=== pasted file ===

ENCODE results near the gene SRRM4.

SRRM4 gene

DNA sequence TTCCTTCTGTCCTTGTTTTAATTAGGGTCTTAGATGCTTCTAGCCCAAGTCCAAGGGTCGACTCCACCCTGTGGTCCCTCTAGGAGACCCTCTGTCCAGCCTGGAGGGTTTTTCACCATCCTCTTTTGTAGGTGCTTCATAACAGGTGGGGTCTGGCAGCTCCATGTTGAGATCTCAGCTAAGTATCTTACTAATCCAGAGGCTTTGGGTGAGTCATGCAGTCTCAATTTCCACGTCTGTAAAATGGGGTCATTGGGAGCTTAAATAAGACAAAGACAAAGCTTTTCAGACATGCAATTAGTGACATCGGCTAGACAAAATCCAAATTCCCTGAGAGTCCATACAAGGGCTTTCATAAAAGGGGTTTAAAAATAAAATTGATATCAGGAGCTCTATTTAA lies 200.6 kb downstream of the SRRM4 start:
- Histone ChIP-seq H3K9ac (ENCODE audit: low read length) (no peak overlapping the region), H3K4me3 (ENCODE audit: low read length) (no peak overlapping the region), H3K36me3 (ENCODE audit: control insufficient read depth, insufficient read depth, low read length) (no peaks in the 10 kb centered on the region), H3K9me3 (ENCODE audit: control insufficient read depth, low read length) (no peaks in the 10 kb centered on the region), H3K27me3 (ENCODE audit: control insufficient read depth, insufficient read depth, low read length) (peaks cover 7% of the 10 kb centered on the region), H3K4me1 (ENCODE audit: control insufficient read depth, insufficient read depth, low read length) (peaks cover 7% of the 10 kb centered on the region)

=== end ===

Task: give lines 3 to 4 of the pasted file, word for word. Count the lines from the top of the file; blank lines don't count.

DNA sequence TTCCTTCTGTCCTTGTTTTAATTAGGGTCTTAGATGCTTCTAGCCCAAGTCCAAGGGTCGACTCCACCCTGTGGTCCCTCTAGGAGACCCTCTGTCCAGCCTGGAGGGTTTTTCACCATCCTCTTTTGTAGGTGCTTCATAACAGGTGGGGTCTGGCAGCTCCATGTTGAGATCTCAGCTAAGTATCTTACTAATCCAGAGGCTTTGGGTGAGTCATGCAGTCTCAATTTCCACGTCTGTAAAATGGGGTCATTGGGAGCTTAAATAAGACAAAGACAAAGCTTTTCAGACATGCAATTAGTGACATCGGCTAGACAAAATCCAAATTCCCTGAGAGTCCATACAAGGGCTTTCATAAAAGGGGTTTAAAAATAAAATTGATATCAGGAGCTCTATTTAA lies 200.6 kb downstream of the SRRM4 start:
- Histone ChIP-seq H3K9ac (ENCODE audit: low read length) (no peak overlapping the region), H3K4me3 (ENCODE audit: low read length) (no peak overlapping the region), H3K36me3 (ENCODE audit: control insufficient read depth, insufficient read depth, low read length) (no peaks in the 10 kb centered on the region), H3K9me3 (ENCODE audit: control insufficient read depth, low read length) (no peaks in the 10 kb centered on the region), H3K27me3 (ENCODE audit: control insufficient read depth, insufficient read depth, low read length) (peaks cover 7% of the 10 kb centered on the region), H3K4me1 (ENCODE audit: control insufficient read depth, insufficient read depth, low read length) (peaks cover 7% of the 10 kb centered on the region)